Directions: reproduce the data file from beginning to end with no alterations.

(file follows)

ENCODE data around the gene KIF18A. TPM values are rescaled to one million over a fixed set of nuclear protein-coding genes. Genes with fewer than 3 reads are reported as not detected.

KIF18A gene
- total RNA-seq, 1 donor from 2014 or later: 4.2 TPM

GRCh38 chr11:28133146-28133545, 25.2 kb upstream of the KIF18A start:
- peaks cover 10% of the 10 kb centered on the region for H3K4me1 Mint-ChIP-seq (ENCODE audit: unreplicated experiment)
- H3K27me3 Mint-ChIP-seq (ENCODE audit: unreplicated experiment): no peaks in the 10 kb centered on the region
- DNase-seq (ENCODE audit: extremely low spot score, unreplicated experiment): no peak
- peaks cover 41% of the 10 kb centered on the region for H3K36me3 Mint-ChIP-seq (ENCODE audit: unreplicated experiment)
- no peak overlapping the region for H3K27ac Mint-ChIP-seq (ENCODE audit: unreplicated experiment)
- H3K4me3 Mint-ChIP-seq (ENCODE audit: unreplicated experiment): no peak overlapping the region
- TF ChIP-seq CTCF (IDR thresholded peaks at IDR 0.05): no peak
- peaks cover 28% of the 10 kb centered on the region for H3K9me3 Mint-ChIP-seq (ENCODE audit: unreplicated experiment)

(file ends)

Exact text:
ENCODE data around the gene KIF18A. TPM values are rescaled to one million over a fixed set of nuclear protein-coding genes. Genes with fewer than 3 reads are reported as not detected.

KIF18A gene
- total RNA-seq, 1 donor from 2014 or later: 4.2 TPM

GRCh38 chr11:28133146-28133545, 25.2 kb upstream of the KIF18A start:
- peaks cover 10% of the 10 kb centered on the region for H3K4me1 Mint-ChIP-seq (ENCODE audit: unreplicated experiment)
- H3K27me3 Mint-ChIP-seq (ENCODE audit: unreplicated experiment): no peaks in the 10 kb centered on the region
- DNase-seq (ENCODE audit: extremely low spot score, unreplicated experiment): no peak
- peaks cover 41% of the 10 kb centered on the region for H3K36me3 Mint-ChIP-seq (ENCODE audit: unreplicated experiment)
- no peak overlapping the region for H3K27ac Mint-ChIP-seq (ENCODE audit: unreplicated experiment)
- H3K4me3 Mint-ChIP-seq (ENCODE audit: unreplicated experiment): no peak overlapping the region
- TF ChIP-seq CTCF (IDR thresholded peaks at IDR 0.05): no peak
- peaks cover 28% of the 10 kb centered on the region for H3K9me3 Mint-ChIP-seq (ENCODE audit: unreplicated experiment)